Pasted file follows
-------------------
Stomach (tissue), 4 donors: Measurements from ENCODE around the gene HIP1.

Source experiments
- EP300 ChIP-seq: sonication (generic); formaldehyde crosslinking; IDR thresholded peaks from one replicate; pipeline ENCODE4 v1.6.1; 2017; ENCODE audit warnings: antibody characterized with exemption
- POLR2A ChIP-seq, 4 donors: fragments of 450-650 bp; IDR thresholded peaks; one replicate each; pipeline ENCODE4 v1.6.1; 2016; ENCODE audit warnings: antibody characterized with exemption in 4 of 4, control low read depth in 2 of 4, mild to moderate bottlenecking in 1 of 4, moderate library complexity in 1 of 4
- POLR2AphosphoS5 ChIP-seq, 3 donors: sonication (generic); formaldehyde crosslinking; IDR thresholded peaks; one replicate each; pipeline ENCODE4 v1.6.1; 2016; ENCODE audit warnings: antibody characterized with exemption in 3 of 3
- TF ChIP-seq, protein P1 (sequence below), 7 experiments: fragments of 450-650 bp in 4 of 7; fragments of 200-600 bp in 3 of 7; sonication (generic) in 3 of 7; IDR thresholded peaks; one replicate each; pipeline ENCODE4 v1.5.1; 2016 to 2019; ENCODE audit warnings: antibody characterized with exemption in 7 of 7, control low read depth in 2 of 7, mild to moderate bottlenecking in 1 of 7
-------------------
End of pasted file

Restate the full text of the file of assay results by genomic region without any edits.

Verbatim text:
Stomach (tissue), 4 donors: Measurements from ENCODE around the gene HIP1.

Source experiments
- EP300 ChIP-seq: sonication (generic); formaldehyde crosslinking; IDR thresholded peaks from one replicate; pipeline ENCODE4 v1.6.1; 2017; ENCODE audit warnings: antibody characterized with exemption
- POLR2A ChIP-seq, 4 donors: fragments of 450-650 bp; IDR thresholded peaks; one replicate each; pipeline ENCODE4 v1.6.1; 2016; ENCODE audit warnings: antibody characterized with exemption in 4 of 4, control low read depth in 2 of 4, mild to moderate bottlenecking in 1 of 4, moderate library complexity in 1 of 4
- POLR2AphosphoS5 ChIP-seq, 3 donors: sonication (generic); formaldehyde crosslinking; IDR thresholded peaks; one replicate each; pipeline ENCODE4 v1.6.1; 2016; ENCODE audit warnings: antibody characterized with exemption in 3 of 3
- TF ChIP-seq, protein P1 (sequence below), 7 experiments: fragments of 450-650 bp in 4 of 7; fragments of 200-600 bp in 3 of 7; sonication (generic) in 3 of 7; IDR thresholded peaks; one replicate each; pipeline ENCODE4 v1.5.1; 2016 to 2019; ENCODE audit warnings: antibody characterized with exemption in 7 of 7, control low read depth in 2 of 7, mild to moderate bottlenecking in 1 of 7